Rapid City, SD is home to the Chapel in the Hills, an exact replica of the Borgund Stavkirke built around 1150 in Laerdal, Norway. A stave church is a medieval wooden Christian church building, named because the load-bearing posts are called stav in Norwegian. The Chapel, completed in July of 1969, was originally built as the home for the “Lutheran Vespers” radio program. When that program moved to Minnesota in 1975, it left no support for the Chapel, and a non-profit organization was formed. The Chapel is now an ELCA church, although it has no congregation, and receives no funding from the organization. Private donations, gift shop sales and wedding fees support the Chapel. It is now on the National Register of Historic Places.
The front door of the Chapel is known as the “men’s door”, as men stood on one side of the church, women and children on the other side, in early times of the church. Women and children entered through the side door, known as the women’s door.
In the photo below, Dan is looking though the leper’s window. A person with leprosy, an infectious skin disease, was not permitted to enter the main church, but could receive communion through this window.
A prayer walkway has been added to the grounds behind the Chapel.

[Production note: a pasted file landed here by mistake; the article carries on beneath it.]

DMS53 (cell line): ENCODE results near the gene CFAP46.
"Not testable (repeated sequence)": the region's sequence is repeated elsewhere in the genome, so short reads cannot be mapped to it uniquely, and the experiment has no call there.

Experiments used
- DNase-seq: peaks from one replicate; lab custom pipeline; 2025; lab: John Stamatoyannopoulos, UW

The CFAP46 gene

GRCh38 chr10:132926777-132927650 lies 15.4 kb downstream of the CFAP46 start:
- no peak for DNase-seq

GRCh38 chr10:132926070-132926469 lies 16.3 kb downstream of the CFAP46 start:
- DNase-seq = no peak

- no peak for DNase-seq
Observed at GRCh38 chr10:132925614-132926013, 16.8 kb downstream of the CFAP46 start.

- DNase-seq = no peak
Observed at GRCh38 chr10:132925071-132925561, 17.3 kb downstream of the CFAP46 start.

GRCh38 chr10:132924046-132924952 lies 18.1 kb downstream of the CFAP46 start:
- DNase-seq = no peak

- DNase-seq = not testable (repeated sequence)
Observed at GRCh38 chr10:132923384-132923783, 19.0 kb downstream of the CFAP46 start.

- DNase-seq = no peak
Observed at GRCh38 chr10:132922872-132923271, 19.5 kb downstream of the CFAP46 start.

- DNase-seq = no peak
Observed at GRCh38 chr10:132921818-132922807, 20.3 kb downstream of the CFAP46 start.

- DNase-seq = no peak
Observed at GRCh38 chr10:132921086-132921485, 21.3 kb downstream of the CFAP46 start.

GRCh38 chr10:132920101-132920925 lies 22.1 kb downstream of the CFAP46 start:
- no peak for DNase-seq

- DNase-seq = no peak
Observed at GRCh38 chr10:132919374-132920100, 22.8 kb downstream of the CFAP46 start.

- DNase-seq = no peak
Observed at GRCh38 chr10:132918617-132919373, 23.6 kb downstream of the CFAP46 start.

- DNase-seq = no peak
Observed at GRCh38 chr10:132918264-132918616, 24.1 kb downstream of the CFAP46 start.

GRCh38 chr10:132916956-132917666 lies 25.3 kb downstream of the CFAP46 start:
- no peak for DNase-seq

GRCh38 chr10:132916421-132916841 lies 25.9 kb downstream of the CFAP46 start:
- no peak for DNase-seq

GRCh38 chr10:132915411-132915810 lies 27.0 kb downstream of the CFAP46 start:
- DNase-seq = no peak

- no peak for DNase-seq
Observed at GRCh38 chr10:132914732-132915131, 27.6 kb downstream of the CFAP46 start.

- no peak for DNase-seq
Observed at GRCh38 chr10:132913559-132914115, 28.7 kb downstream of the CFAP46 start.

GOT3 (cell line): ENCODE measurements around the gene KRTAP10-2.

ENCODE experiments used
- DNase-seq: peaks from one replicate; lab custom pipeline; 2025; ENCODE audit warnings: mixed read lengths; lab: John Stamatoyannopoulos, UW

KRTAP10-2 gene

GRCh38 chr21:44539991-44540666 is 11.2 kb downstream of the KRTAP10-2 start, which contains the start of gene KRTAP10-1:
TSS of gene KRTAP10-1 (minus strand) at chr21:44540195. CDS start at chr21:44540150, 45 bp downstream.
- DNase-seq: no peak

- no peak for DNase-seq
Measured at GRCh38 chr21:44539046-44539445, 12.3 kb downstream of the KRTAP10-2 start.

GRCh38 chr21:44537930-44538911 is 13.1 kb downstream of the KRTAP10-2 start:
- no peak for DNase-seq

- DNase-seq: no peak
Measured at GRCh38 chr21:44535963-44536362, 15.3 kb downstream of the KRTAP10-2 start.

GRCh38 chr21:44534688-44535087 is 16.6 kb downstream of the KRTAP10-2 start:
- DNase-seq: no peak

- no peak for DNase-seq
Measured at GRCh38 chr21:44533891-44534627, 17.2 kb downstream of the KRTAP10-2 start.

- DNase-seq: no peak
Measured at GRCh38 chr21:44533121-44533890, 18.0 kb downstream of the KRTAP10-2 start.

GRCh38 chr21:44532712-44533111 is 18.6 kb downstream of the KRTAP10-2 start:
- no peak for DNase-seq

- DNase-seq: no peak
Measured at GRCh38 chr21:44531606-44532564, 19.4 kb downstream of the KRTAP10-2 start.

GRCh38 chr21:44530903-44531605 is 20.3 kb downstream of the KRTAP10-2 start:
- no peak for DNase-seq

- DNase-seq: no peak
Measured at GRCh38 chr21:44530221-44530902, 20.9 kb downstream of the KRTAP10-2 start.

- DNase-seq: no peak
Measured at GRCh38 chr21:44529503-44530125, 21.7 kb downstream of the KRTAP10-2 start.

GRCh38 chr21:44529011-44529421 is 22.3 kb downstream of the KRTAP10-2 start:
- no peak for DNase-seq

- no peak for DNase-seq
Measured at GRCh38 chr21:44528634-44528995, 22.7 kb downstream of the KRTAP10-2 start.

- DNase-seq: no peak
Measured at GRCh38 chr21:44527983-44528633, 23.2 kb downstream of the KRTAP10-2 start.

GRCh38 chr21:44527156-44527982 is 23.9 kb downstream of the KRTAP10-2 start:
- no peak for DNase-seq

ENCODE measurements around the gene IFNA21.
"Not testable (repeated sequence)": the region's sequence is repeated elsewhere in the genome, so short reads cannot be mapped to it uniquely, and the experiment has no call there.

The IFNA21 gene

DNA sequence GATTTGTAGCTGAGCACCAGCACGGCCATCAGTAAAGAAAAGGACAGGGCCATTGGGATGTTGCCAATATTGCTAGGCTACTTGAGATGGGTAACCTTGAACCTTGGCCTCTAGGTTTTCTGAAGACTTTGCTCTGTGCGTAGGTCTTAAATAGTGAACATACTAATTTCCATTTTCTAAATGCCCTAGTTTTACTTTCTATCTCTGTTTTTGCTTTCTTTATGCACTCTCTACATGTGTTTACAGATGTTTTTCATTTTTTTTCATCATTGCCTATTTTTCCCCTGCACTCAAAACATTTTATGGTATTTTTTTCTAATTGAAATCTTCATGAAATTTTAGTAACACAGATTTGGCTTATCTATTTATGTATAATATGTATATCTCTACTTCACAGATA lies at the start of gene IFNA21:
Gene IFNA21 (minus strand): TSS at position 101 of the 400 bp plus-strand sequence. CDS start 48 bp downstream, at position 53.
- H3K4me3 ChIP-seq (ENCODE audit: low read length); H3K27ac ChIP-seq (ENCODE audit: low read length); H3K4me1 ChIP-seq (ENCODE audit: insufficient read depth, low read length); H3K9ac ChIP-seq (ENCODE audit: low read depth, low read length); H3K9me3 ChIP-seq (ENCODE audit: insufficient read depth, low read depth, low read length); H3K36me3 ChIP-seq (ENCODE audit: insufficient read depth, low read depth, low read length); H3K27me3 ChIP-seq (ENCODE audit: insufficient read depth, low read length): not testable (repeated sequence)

There are sculptures along the path with inspirational messages.
The gift shop has a grass roof and displays the flag of Norway.
There is also a small museum, in an original Norwegians settler’s log cabin, that was relocated from Keystone, SD. The museum has many items used by the early immigrants. And of course, they have statues of Ole and Lena in front!
We were surprised at how tiny the Chapel was, but enjoyed the visit. It would be a nice place to have a small wedding at.
Quote for the day: (well it’s more of a Norwegian joke of the day) “One Sunday morning, the Lutheran pastor noticed Ole standing in the foyer of church staring up at a large plaque. It was covered with names and small American flags mounted on either side of it. The old Norwegian had been staring at the plaque for some time, so the pastor walked up, stood beside Ole, and said quietly, ‘Good morning Ole.’
‘Good morning Pastor,’ he replied, still focused on the plaque. ‘Pastor, vat is dis?’ The pastor said, ‘Well, it is a memorial to all the men and women who died in the service.’ Soberly, they just stood together staring at the large plaque.
Finally, Ole’s voice, barely audible and trembling with fear asked, ‘Vich service, da 8:30 or da 10:45?’